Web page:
• One of the things I bought last week was a $30 hair trimming kit that also sucks the hair into a little vacuum canister for easy disposal. I often find myself trimming my hair after haircuts because it's easier than trying to communicate with barbers who don't speak English (which probably justifies the cheapie $12 haircut). My hair takes after me (short and ends up in unexpected places) so it's always a pain to clean up. The suction-enabled trimming kit works reasonably well but not 100%. It captures maybe 80% of the hair, which is definitely a good start. I plan to collect it all and make a small furry pet.

  • Kathy and Chris got their application approved for a small furry pet, so they'll be getting a pair of kittens sometime soon. The kittens she showed me look like very bizarro evil twins to Amber and Booty, so I will be on my guard, in case it's a plot to swap them out when I'm not paying attention. Which reminds me that I need to buy cat food.

  • I won't be buying cat food this weekend though because it's Bonus Honor Weekend in World of Warcraft, so I'll be devoting most of the weekend to geeking out in front of a computer. I need to rush KNIGHT-LIEUTENANT PLINKY up to Rank 8 before the next game patch or else I won't be able to wear any of the neat-o gear rewards. Plinky is currently the highest ranked character under level 55 on the Lightning's Blade server and is #430 in the top 2000 players. My e-peen is bigger than yours.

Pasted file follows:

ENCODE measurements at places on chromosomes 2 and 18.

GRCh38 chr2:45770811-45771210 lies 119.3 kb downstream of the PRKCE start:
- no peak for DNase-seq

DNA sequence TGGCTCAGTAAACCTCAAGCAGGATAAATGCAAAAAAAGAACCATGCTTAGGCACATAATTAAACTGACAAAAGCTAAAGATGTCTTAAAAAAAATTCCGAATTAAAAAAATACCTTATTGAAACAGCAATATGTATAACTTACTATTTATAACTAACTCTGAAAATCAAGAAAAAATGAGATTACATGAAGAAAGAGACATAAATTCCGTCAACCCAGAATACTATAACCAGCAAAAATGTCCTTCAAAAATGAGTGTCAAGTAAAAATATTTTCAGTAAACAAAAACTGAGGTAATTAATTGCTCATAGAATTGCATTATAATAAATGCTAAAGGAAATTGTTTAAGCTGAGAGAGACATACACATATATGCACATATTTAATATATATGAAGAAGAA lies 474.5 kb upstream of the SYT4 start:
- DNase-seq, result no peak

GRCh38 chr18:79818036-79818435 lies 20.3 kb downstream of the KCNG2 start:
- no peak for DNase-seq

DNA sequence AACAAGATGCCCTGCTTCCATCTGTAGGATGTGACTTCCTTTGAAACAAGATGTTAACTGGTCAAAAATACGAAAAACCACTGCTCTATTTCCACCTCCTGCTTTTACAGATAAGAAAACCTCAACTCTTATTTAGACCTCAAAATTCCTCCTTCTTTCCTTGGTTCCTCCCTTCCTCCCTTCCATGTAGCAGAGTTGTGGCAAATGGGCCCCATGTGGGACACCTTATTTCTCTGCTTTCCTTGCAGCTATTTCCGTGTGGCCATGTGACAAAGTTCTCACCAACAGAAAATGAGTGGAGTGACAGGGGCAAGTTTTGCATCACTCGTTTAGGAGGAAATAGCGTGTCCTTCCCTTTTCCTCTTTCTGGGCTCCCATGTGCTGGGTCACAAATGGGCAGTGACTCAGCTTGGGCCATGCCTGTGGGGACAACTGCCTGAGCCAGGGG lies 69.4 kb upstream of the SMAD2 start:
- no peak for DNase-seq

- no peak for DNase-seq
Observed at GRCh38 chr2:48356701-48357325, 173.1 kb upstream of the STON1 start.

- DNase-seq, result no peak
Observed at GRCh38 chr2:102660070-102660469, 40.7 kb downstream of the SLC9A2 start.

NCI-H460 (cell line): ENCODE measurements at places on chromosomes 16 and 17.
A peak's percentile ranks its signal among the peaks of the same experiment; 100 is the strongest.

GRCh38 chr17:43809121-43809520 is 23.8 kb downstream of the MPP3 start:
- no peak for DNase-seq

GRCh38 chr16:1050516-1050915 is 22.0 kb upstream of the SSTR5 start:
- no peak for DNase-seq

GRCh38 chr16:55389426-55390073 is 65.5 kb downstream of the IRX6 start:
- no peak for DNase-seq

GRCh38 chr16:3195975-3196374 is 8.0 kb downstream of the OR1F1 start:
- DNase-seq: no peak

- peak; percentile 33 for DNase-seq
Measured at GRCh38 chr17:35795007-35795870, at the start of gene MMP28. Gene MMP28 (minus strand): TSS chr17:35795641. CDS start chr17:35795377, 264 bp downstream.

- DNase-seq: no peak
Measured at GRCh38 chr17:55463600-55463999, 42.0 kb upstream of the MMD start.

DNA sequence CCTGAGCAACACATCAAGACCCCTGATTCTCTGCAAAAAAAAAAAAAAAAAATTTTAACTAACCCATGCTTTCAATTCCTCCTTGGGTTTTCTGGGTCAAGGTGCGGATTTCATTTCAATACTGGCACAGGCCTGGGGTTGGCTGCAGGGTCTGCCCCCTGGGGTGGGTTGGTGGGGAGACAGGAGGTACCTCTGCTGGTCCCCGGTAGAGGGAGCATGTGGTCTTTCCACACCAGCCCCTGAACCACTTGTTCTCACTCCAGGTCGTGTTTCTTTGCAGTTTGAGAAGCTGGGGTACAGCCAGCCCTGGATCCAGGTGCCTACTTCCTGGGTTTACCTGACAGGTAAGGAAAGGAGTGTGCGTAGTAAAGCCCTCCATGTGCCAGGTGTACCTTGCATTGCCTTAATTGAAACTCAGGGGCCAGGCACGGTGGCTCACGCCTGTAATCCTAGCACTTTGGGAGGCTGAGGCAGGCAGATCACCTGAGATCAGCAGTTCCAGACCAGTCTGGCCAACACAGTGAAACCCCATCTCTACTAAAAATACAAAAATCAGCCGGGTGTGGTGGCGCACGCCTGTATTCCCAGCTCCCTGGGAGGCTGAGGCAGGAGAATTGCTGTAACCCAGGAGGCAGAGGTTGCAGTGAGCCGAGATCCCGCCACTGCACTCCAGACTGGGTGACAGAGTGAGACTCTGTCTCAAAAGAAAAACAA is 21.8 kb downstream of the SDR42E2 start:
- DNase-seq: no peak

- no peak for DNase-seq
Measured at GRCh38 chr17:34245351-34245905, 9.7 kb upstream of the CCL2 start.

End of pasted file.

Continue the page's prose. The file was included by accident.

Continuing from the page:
• Once I hit Rank 8, I'm going to scale back my Warcraft time in favour of some new hobbies like macramé or bass fishing. It is the summertime though, so maybe I'll just fall asleep on the back porch with one hand tucked in my pants and the other grasping a beer. People at work are already starting to take short weeks and extended absences for the sake of summer, so it's only fair that I do the same.

  • Only four weeks left until the annual OBX trip! Are you excited? I plan on taking two weeks off -- one for the beach, and then one to lay about the house and get this site ready for its "My Site Is Now a Decade Old" celebration. That also means that this site will cease to be updated for about two weeks, so you'd better go out and buy some John Grisham trash novels to read in the interim.

  • Have a great weekend! Happy Birthday Kerry Sugrue!

  • Stuff On My Cat
    I wish I could have eaten my banana split
    Bull semen is commonly obtained using a rubber device known as an artificial vagina

    tagged as fragments | permalink | 1 comment